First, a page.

Super True Stories: The Original John Calvin

Recently a bunch of Calvinists have told me, “hey, I like your videos.”  And so I responded by making a video that makes fun of Calvinists and, in particular, a doctrine that is called the limited atonement.  Because I’m sort of a jerk that way.  So here it is:

If you’re never heard the term before, as the video explains, the limited atonement means that, when Jesus died on the cross, He made atonement only for the elect.  In other words, He forgave only the sins of those who go to heaven.  Jesus did not, however, shed his blood for those who are condemned.  And he didn’t do this because His Father hated those people and decided before time that He was going to send them hell.  That’s what committed Calvinists believe.  Very rosy stuff.

So the limited atonement is a vile doctrine.  It’s a terrible heresy that one cannot confess and still hold to the words of 1 John 4:16, that God is love.  And, as such, it certainly deserves to be mocked.  And, in response to my mockery, some Calvinists have offered objections to the content of the video.  So, since I’m trying to write more often on my bloggerino here, let me go ahead and address a couple objections here.

1. It’s unfair to quote Westboro Baptist Church as a representative of Calvinist theology.

If you’re not familiar with the name, Westboro Baptist Church is the little cult of nutjobs who go around picketing military funerals, saying that God is pleased at the sight of dead American soldiers because our nation has become supportive of homosexuality.  So, at first blush, it may seem unfair to quote such a nasty group of folks who make almost all Calvinists in the universe want to barf.  But here’s why it’s perfectly fair.

Phelps and his group are hardcore Calvinists.  And they act the way they do because of their Calvinist theology.  If you have the stomach to look around Westboro’s website, you’ll see their train of thought quite clear.  It works like this:

When it came time for Christ to die, God put His Son on the cross.  But God would not give His blood to certain people because He hates them and wants them to go to hell.  When people engage in open sin (ie homosexuality or endorsement of homosexuality) this reveals that they are among this group of people that God hates and wants to go to hell.  Therefore we don’t have to treat these people with love.  In fact, we won’t even pray for them because that would be an act of defiance against the God who wants the in hell.

So that’s pretty much taking Calvinism to its logical conclusion.  I’m glad that most Calvinists don’t do this.  But just because Phelps does, that doesn’t mean he’s not a genuine Calvinist.  All men reflect the behavior of their gods in their own behavior.  And Fred Phelps refuses to love his neighbor because Fred Phelps’ god first refused to love his neighbor. That’s not a me problem.  That’s a Calvinist god problem.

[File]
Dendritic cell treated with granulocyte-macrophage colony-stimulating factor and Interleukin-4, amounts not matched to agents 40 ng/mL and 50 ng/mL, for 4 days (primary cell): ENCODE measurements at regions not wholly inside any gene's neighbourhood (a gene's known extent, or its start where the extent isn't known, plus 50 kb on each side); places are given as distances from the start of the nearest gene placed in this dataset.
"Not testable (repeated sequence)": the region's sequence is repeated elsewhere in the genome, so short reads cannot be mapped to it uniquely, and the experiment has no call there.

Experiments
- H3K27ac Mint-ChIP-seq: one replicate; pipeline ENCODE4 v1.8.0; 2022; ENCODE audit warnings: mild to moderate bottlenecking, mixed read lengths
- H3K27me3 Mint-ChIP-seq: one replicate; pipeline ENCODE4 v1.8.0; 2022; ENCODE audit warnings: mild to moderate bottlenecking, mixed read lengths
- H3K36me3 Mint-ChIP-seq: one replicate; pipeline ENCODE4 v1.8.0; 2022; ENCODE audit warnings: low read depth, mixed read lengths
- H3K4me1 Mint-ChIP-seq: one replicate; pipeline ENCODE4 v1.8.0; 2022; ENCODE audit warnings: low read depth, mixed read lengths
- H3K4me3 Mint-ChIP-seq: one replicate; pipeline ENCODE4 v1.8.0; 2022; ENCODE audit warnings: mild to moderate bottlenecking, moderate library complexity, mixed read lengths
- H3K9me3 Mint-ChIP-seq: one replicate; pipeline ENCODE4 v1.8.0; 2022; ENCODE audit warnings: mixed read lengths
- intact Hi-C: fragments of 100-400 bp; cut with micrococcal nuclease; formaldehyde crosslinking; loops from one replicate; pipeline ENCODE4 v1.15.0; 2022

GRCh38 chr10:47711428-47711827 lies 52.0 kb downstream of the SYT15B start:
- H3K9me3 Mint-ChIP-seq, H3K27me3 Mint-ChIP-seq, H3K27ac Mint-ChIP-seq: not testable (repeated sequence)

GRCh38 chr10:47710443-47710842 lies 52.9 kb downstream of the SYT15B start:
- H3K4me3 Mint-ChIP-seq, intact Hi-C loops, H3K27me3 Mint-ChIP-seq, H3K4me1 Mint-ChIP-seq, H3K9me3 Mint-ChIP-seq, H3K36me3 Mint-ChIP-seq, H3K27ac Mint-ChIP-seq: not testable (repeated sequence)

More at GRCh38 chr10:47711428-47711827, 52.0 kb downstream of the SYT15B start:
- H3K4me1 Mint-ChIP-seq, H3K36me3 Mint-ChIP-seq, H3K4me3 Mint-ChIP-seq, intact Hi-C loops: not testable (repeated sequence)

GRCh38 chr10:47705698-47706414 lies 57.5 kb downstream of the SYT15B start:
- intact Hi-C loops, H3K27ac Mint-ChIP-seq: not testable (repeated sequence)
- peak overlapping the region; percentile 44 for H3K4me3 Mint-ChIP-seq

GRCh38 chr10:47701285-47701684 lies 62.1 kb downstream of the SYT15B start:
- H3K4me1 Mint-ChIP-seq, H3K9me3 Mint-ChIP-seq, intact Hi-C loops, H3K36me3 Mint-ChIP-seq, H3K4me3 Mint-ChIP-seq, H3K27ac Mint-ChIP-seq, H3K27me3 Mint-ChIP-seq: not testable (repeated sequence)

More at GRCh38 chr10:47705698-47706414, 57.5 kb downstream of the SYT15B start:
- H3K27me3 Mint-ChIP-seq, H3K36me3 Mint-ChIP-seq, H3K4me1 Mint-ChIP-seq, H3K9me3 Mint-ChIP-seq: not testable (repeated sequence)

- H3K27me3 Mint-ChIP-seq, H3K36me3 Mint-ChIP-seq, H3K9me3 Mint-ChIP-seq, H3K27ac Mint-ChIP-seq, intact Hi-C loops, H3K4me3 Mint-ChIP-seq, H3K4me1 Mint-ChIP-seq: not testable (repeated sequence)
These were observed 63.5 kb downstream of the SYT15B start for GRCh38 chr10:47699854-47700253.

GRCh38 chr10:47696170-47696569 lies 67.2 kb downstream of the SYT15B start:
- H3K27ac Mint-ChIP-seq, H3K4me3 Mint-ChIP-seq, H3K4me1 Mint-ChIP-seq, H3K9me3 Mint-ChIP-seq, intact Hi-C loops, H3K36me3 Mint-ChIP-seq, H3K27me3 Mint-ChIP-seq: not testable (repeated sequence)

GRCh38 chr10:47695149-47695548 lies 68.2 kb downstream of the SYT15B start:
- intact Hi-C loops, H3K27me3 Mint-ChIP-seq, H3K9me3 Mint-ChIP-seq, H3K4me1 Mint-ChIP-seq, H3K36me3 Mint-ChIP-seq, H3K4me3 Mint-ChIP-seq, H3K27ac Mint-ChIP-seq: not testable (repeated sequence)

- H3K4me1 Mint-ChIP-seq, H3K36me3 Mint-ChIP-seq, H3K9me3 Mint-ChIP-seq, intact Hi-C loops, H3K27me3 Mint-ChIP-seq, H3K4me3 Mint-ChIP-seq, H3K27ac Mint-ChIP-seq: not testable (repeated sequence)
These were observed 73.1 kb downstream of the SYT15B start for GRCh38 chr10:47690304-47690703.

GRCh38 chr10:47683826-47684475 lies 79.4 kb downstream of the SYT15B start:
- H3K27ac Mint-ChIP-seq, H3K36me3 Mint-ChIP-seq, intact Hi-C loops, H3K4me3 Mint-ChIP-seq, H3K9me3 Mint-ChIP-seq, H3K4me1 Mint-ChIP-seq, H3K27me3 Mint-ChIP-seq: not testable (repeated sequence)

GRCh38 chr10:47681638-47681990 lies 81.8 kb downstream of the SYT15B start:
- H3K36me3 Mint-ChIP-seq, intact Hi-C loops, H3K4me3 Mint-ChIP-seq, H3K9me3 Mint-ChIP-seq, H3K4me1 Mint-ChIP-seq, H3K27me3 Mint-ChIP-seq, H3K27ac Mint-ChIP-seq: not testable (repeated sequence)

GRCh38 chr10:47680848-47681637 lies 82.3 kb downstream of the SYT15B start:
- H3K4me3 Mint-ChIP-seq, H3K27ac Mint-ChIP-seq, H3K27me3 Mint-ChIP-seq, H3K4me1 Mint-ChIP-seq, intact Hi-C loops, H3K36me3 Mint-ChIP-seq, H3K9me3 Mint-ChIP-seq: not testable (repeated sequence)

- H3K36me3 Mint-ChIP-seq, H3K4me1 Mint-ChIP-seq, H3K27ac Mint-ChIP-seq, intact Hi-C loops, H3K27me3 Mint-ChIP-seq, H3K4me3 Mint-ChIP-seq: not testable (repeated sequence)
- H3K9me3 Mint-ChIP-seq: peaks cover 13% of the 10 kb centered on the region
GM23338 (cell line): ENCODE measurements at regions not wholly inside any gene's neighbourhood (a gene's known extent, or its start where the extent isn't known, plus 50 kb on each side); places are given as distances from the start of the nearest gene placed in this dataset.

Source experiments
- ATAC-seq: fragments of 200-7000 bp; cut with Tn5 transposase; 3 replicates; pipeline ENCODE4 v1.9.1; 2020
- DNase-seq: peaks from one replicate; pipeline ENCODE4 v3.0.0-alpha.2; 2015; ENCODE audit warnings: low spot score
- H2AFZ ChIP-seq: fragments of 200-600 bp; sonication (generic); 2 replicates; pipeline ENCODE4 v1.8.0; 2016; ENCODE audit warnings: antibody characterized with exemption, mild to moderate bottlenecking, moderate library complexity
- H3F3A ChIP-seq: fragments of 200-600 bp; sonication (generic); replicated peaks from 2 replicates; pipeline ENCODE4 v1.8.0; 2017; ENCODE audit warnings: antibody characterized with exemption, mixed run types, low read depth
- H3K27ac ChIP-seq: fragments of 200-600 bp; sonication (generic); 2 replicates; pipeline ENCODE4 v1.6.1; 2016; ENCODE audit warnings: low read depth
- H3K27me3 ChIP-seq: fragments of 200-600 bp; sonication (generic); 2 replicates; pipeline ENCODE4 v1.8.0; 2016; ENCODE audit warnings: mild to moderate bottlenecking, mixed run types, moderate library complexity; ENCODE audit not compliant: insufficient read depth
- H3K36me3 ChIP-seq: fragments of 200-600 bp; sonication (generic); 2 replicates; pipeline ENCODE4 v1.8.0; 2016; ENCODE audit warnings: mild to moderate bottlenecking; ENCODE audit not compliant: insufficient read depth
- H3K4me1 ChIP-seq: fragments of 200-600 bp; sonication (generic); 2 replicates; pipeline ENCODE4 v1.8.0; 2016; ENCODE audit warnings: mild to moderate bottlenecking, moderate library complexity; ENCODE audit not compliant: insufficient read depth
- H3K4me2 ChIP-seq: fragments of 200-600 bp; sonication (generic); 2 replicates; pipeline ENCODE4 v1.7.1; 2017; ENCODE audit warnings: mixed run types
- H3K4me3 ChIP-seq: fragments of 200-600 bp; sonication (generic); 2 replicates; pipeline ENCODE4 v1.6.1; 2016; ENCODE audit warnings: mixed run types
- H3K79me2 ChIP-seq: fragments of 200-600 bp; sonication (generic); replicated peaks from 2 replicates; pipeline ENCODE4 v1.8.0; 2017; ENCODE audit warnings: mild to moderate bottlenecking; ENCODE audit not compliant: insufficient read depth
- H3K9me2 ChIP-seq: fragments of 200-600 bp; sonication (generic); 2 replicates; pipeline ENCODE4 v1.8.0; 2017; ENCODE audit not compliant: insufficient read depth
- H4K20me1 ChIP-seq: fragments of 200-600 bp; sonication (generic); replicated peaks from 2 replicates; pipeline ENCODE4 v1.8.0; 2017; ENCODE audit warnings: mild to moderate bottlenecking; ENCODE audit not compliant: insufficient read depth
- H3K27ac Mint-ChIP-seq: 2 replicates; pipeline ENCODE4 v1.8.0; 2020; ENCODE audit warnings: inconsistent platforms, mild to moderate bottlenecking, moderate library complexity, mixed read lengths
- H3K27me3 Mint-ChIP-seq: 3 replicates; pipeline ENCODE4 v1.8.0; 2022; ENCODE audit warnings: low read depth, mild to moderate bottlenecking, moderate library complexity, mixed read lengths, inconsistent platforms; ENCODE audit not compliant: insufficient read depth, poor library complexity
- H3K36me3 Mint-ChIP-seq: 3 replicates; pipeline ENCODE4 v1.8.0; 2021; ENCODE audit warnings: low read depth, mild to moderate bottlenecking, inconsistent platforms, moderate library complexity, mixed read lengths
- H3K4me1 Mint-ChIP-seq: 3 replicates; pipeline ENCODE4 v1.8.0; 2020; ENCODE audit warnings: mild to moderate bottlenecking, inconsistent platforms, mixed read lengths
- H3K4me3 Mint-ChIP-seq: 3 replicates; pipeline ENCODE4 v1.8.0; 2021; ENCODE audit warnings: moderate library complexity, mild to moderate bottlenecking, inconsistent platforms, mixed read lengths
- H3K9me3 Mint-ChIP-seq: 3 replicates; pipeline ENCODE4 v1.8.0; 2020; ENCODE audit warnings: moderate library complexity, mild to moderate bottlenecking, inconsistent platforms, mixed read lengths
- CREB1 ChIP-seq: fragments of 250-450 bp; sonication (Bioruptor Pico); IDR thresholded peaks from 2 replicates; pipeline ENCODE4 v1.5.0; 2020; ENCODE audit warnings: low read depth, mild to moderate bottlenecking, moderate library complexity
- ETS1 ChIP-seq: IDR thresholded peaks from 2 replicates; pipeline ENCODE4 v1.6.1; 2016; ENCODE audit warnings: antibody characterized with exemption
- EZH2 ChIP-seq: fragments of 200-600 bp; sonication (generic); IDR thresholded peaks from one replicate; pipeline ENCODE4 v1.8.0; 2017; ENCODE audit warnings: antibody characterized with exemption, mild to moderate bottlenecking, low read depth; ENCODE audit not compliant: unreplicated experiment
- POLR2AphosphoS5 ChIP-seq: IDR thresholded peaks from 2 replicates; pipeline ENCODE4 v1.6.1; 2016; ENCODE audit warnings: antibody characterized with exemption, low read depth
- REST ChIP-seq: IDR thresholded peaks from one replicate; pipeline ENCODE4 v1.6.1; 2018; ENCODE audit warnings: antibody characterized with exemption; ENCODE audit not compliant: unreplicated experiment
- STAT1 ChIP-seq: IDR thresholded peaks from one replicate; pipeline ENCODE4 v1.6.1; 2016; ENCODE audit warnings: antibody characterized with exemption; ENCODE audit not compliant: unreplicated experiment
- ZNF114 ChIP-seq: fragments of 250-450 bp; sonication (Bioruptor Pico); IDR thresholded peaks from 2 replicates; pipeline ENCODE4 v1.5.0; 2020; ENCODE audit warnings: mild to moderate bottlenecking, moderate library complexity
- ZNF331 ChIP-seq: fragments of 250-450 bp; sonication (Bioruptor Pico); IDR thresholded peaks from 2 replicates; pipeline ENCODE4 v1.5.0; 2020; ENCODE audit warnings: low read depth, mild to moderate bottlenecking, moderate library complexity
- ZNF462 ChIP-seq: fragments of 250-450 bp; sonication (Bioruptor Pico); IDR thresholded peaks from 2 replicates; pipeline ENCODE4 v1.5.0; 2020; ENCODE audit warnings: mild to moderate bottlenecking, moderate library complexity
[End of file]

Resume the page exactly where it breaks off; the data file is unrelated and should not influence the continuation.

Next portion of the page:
2. It’s inaccurate to say that Calvinists can’t be sure of their salvation.

I’m aware that Calvinsts say they can be sure of their salvation.  But my point is that, regardless of what they say, Calvinists can’t be certain of their salvation.  According to their own theological documents, such as the Westminster Larger Catechism Question 80, Calvinists say they can know that they are part of the elect by looking within themselves by the aide of the Holy Spirit.

But validating your faith by looking to your faith is not certainty.  It’s circular hopelessness.  Because how do you know that you really do believe?  How do you know that you haven’t just convinced yourself that the Spirit said you are among the elect because you desperately want to be among the elect?  After all, if we’re going to take Matthew 7 seriously, a whole bunch of people that Jesus says He never knew will have been laboring under the delusion that they were among the elect.

If you want to be certain of your salvation, you need to be able to look to things outside of your deceitful heart.  You need to be able to look to the Cross and say that you know that Jesus won your salvation there.  And you need to be able to look at your baptism and say that Jesus delivered salvation to you there.  But Calvinists can’t do either of that.  They can’t look to the cross for assurance because Jesus didn’t die for everyone and therefore might not have died for them.  And they can’t look to their baptism because it can’t deliver salvation to you if Christ never won it for you in the first place.


HT: Pr. Hans Fiene


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